Cold weather, winter storm kill 10 across Southern U.S.
Officials have blamed the storm for seven deaths, but three people also died in cold weather after snow and ice blanketed the South.
The weather brought icy roadways, school closings, flight cancellations and power outages for thousands.
Two people died in a car crash in Bibb County, Ga., on Wednesday that shut down Interstate 75. In Cabell County, W. Va., one person died in a crash on Interstate 64. Crashes killed four people in Louisiana, including a baby who died after the car plummeted into a canal in Metairie. The mother was critically injured.
Cold-weather exposure is to blame for the deaths of two people in Houston, Texas, and one in Memphis, Tenn.
Flight disruptions were piling up late Wednesday as almost 1,700 arrivals and departures were cancelled or delayed at Hartsfield-Jackson International Airport in Atlanta, Ga., with hundreds of other delays and cancellations reported at airports in New Orleans, La., Houston, Charlotte, N.C. and Raleigh, N.C.
On Thursday morning, airport congestion eased some. According to FlightAware, a flight tracking service, there were 564 flight delays and 424 cancellations involving U.S. airports.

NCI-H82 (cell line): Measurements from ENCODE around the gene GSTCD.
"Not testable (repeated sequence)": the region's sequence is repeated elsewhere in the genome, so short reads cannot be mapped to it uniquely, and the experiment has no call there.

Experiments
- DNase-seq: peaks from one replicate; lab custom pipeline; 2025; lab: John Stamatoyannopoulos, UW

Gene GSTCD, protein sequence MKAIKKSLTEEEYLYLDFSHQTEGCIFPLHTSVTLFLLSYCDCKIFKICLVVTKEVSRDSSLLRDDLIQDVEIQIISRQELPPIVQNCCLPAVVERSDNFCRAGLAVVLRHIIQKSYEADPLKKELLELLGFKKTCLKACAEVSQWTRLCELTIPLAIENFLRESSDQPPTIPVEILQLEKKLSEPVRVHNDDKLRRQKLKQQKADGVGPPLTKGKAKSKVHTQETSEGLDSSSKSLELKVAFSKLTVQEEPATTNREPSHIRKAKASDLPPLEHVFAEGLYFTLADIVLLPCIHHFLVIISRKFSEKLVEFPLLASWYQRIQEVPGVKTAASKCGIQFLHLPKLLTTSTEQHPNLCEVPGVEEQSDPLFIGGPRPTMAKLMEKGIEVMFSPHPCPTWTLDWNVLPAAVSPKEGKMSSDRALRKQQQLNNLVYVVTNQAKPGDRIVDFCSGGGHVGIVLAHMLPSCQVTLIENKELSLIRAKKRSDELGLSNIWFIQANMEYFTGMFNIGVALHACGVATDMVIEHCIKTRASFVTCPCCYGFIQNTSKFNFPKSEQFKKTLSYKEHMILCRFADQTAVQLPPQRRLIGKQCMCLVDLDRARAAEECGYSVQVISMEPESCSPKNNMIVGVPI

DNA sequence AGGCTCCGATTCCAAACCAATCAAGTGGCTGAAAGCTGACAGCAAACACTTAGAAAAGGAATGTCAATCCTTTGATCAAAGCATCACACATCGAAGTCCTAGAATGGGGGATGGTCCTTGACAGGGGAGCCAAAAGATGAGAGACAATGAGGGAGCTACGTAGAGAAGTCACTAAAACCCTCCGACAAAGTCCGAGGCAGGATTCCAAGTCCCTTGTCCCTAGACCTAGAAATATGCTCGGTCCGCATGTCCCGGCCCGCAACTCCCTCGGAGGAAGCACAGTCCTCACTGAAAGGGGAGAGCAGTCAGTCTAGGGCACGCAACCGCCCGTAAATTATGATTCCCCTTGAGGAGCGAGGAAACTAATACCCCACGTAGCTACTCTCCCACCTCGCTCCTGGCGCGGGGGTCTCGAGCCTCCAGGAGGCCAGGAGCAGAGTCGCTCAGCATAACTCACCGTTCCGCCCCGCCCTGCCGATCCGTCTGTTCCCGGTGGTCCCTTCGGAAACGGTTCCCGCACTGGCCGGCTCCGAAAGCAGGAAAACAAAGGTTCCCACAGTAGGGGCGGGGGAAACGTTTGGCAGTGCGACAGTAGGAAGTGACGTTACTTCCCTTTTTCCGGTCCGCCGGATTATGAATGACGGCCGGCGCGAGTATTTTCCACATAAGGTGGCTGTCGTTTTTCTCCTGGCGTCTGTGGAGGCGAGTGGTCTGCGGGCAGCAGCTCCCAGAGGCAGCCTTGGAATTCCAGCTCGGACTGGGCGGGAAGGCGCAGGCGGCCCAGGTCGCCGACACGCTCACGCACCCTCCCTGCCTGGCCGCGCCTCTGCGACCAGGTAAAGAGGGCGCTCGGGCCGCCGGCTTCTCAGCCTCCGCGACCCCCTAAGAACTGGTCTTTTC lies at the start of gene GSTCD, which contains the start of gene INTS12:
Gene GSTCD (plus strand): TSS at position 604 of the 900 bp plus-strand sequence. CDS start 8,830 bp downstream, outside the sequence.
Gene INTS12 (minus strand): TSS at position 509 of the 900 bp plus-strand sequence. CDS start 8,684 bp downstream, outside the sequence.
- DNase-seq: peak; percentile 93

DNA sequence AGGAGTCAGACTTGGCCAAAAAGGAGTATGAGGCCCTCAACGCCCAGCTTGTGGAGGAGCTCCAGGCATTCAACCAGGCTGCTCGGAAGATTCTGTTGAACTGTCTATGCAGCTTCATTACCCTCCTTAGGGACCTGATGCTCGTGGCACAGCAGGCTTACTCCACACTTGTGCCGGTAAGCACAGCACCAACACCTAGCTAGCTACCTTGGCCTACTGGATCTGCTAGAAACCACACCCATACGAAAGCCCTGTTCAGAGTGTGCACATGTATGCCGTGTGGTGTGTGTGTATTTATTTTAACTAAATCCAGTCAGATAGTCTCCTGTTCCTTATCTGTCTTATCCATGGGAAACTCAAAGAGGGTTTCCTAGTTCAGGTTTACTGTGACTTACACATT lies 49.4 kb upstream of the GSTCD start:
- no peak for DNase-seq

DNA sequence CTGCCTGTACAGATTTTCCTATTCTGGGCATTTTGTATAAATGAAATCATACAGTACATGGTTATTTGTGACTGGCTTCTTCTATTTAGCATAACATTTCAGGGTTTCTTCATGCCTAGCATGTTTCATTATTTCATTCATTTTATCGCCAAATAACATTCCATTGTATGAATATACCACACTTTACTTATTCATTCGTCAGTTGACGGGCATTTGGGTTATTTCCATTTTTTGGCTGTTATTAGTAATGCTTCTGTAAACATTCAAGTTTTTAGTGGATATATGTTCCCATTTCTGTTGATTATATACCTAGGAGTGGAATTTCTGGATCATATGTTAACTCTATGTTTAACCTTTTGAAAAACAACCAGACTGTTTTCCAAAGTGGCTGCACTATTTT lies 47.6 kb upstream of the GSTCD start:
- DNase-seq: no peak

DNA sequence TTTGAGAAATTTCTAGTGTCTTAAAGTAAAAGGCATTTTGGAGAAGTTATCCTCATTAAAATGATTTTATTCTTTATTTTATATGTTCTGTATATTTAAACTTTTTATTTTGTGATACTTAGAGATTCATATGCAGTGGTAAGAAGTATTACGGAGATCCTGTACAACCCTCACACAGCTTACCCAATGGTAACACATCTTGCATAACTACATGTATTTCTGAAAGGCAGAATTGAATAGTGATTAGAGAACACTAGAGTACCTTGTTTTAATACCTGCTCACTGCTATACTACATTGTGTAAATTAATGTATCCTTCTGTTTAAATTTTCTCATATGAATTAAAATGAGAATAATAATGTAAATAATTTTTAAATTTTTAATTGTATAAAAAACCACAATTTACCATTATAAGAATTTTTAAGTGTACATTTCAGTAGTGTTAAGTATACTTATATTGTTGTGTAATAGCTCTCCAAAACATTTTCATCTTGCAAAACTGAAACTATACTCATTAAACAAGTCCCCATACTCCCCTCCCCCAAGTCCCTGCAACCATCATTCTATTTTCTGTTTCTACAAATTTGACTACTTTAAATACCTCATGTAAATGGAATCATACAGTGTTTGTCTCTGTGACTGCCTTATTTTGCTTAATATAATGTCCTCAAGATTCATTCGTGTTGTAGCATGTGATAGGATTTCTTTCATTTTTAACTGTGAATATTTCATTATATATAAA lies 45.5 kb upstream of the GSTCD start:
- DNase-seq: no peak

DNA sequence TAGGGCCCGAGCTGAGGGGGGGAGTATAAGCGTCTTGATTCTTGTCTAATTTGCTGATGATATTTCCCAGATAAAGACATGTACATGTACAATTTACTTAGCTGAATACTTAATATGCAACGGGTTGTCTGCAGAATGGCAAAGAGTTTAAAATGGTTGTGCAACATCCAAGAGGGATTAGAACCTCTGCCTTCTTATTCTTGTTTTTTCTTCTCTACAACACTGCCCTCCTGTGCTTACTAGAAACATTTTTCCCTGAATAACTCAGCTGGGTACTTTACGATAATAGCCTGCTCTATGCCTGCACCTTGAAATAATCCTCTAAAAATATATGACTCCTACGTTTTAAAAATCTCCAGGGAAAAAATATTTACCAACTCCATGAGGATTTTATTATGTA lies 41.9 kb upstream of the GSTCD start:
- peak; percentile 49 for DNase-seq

Ahead of the storm, the governors of North Carolina, Georgia and Alabama declared states of emergencies, which allowed officials to direct the appropriate state agencies to help areas affected by the winter storm. In some states such as North Carolina, the declaration also triggers a price-gouging law.
The forecast on Thursday calls for sunny skies across most of the U.S., but a new snow storm is now threatening the West. The National Weather Service issued winter weather advisories through Friday for parts of northern California, southern Oregon, northern and central Nevada, central Idaho and western Montana.
By Saturday, most of the snow will be over the central Rockies, including Wyoming, Utah, Colorado, northern Arizona and northern New Mexico. The storm system will spread into the Plains and Midwest by Sunday. ■